The hats of author Ned Brown

Monday, April 13th 2020
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In our recent article on Wellema, much of the conversation in the comments centred around the relevance and wearability of hats today. 

So I thought it would be interesting to look into the habits and collection of a reader, in this case author and semi-retired political adviser Ned Brown. 

Ned spent much of his career in Washington, but now lives in Charleston, South Carolina, and is  long-time hat wearer. He tends to wear high crowns, and also has a penchant for big brims - both perhaps balanced by his physical stature. 

He sees hats as very much an expression of his character, although very practical too - particularly in the sun of the southern US. And maintains them like old friends. 

Below is, first, Ned in his own words, followed by a few questions from me. 

“My first hat was a Texas Rancher's Borsalino that I bought in San Antonio, Texas over 30 years ago. I was living in New Jersey at the time, and wore that hat nearly every weekend from October to April. It was an essential part of my casual wardrobe. The late, great author Pat Conroy [above, left, with Ned] tried unsuccessfully to convince me that the hat would look better on him.

In the 1980's, I was working for Young & Rubicam Advertising on Madison Avenue in New York. By chance, Worth & Worth hat shop was located just down the street. They had a fabulous selection of quality hats. I would regularly venture in during my lunch break, and whenever there was a sale, I would invariably buy a new hat. Sadly, they moved in the '90's, as did I.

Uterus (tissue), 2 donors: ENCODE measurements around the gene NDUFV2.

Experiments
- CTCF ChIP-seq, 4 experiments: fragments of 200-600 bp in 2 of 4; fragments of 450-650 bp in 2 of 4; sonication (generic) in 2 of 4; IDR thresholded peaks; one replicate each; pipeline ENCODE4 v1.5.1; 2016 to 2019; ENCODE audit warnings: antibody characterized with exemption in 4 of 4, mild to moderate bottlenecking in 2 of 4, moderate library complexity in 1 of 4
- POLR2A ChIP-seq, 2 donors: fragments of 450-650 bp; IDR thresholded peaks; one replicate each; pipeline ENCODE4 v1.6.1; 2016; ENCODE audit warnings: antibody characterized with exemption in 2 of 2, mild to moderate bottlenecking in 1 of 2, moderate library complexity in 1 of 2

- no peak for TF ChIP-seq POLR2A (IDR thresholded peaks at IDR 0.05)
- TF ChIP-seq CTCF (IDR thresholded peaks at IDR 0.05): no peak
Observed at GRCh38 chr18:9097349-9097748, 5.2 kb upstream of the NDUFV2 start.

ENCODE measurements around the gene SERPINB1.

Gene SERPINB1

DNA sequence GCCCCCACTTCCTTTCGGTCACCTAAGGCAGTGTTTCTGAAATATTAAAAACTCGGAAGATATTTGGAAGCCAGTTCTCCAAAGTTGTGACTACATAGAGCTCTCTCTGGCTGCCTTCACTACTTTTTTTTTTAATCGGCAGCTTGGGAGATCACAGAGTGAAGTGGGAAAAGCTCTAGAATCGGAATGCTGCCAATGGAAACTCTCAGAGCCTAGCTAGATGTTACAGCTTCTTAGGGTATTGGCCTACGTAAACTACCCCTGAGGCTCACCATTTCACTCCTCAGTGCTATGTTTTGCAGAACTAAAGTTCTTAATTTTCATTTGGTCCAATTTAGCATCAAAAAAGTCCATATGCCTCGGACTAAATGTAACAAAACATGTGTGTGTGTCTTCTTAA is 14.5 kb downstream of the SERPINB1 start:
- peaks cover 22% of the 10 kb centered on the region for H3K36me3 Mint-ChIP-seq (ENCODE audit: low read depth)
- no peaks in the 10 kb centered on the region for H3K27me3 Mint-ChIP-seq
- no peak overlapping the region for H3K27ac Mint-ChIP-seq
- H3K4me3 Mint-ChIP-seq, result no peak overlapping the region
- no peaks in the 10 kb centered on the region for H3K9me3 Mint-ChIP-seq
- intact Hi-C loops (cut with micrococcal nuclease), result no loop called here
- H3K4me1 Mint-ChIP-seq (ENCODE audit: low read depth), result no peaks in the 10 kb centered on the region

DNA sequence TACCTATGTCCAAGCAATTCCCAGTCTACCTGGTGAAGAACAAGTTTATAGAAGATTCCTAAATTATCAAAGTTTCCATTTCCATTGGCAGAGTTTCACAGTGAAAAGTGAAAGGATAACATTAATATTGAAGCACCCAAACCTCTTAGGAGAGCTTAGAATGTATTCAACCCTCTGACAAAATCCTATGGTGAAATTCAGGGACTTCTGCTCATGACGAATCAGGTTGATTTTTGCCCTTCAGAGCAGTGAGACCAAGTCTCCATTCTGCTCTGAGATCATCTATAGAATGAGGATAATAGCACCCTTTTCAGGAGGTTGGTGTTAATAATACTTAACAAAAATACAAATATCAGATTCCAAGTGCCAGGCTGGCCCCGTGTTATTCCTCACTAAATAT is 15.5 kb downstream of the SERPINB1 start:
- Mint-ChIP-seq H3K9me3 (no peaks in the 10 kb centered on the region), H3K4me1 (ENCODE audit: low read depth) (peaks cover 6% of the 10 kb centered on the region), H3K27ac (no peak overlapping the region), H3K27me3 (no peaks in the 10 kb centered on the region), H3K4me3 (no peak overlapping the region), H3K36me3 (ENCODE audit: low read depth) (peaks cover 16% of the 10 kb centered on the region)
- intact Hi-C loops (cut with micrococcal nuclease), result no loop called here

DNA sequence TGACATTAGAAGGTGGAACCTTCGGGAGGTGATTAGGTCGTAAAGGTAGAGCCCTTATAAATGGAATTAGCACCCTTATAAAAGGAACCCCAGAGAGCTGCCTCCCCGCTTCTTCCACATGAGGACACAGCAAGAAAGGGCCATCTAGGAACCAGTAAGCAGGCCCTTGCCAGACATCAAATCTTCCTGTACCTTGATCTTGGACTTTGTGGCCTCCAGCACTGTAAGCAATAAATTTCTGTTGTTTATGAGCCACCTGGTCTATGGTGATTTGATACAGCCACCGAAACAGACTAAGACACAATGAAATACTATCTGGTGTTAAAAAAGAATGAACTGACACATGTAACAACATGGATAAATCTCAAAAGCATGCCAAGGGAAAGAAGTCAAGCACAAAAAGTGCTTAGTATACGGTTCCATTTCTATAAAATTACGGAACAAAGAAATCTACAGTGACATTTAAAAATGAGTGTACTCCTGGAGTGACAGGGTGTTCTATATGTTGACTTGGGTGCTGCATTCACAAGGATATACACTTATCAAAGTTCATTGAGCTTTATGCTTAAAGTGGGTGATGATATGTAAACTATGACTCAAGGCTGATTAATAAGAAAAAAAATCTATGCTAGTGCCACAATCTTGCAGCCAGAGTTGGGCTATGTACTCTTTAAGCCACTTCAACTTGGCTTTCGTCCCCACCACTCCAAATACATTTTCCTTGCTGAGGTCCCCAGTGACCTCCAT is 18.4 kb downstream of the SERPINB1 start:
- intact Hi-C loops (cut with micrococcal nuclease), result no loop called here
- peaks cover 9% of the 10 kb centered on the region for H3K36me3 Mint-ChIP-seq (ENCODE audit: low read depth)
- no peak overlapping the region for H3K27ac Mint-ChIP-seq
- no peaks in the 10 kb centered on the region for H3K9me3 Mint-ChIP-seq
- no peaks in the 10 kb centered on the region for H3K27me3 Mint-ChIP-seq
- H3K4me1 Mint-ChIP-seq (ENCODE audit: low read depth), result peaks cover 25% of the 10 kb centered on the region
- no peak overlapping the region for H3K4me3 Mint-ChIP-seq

I did not start wearing and collecting straw hats until I came to Charleston, South Carolina over 20 years ago. In the South, hats serve a practical purpose to keep you cooler in the intense summer heat. I also drive a Mini convertible, and have a specific hat to wear that will not blow off when the car is going 90 kph.

Borsalino almost went out of business 40 years ago when hats fell out of favour. Fortunately, they became a prestige item for Orthodox Jewish men to own and wear in the the New York area. A young man receiving his first Borsalino after his bar mitzvah was a rite of passage. They kept Borsalino in business.

Hats used to play an essential role in dictating the design of certain things. For instance, the roof height of the 1950's and early 1960's Rolls-Royce or Bentley had to accommodate a gentleman wearing a hat. When President Kennedy went hatless at his January 1961 inauguration, that event almost single-handedly killed the hat business, and the roof height of Rolls/Bentleys subsequently dropped by the late '60s.

Hats should be an essential part of a well-dressed man's wardrobe. 

And by the way, like properly shined shoes, women notice. But just remember, no man will ever look as good as Cary Grant wearing a hat, but that shouldn't keep you from trying."

Permanent Style: What advice would you have for someone that doesn't normally wear hats? How should they start?

Ned: Always start with functionality: how will the hat be used, and how does it fit into your life? Next, quality: like good shoes, get the best materials and craftsmanship. And finally is style: how does it fit your personal look?

How would you say your hats fit your personal look? How did you discover that? 

I read a remarkable book some years ago called ‘Crowns’. It was a photo book about African-American woman and their Sunday hats for church. One protocol I learned was that a woman never shares her hats with anyone; they are distinctly hers, and an expression of who she is. I sort of used that guidance in my own hat selection, and my own style. 

Several years ago, I was at a polo match wearing my wide brim Sam Houston Panama hat. After the match, Nacho Figueres (champion polo player and Ralph Lauren model) rode by, pointed to me, and said, "Cool hat."

Did you find it difficult, or feel self-conscious, when you first started wearing hats regularly?

Not really. I started wearing hats when I was about 30. I suspect some thought it was a tad dandy-ish, but people became accustomed to seeing me with a hat on - sort of a personal signature thing.

Have you ever had hats made bespoke? 

No, but I plan to have the casual wide brim Churchill wore made bespoke, though I will skip the PM's jumpsuits.